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  • Are You Okay? I Was Worried About You.

    Posted on November 19th, 2015 Ryan Suydam No comments

    Are You Okay? I Was Worried About You.

    That’s the first thing I heard from the receptionist at the dentist this morning. I had placed the appointment on my calendar an hour later than scheduled, and missed the visit.

    Rather than show any frustration at how I messed up the schedule (it was a big visit), the receptionist’s first reaction was concern for me. You see, it was raining quite hard this morning. She knows I have a 30-mile commute. And her reaction to my lateness was one of care and concern – about me.

    I’m sure my mistake caused problems. At the very least, they provided a dentist for two hours, and now he would not be billing those hours. We had to reschedule a visit for a few weeks out, so now they can’t sell those hours to someone else. Who knows what other challenges I inconvenienced them with.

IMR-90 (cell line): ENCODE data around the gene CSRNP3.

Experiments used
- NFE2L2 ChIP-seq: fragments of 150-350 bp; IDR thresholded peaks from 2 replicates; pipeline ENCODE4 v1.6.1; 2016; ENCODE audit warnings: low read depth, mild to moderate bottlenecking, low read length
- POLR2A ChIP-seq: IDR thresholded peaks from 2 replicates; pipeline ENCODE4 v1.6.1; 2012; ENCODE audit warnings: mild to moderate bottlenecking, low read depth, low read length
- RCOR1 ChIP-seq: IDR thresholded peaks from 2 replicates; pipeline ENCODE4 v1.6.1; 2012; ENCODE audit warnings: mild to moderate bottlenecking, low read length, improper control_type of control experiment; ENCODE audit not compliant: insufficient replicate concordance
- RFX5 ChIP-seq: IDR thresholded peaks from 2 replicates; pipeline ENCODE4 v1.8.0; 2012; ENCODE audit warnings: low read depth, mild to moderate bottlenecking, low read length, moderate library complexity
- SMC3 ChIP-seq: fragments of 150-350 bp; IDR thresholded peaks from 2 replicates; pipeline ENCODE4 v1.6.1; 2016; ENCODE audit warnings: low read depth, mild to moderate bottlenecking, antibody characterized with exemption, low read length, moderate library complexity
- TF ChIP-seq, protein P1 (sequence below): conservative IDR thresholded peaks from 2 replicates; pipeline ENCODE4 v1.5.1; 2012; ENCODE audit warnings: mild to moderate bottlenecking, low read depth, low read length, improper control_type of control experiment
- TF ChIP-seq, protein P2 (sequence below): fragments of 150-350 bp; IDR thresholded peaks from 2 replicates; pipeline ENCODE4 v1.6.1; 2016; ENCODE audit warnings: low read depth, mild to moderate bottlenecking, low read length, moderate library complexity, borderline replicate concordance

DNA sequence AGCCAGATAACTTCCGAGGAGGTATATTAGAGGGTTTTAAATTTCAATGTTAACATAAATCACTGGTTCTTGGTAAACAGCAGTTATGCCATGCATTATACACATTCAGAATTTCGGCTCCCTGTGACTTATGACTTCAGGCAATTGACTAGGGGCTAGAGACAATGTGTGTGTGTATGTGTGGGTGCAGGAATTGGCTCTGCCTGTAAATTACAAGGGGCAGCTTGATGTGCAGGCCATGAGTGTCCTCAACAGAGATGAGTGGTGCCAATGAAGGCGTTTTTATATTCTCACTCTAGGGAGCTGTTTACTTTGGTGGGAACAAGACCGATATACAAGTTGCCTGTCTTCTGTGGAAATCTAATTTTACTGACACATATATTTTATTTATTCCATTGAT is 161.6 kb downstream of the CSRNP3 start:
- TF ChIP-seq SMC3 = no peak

Faced with a client who showed up an hour late to a meeting (or missed it altogether), many of us would sigh, or acknowledge the extra work we have to do now. Many of us would take another tack, and put on a good face: “Oh, no problem at all! We had a REALLY busy day here too, so it’s really quite convenient of you to reschedule. Actually, it helps us out a lot.” I’ve done that many times myself.

    But I’ve never had a person in business say “Are you okay? I was worried about you.”

    I’ve used the two unexpected hours of free time to ponder this mind shift, one where our bias is to care and to genuinely be concerned for our clients. Those two simple sentences humbled me immediately. Here I am, a professional who helps other professionals elevate their care for clients. And yet, would I have ever gone so far as this – SHOWING a client I care more about their wellbeing than my schedule?

    The lesson is clear, but the application of the lesson less so. I appeal to you, readers, to contribute stories from your experience in business. When have you seen compassion like this in business? By citing example, perhaps we can all begin modeling transformational, differentiating care to our clients.

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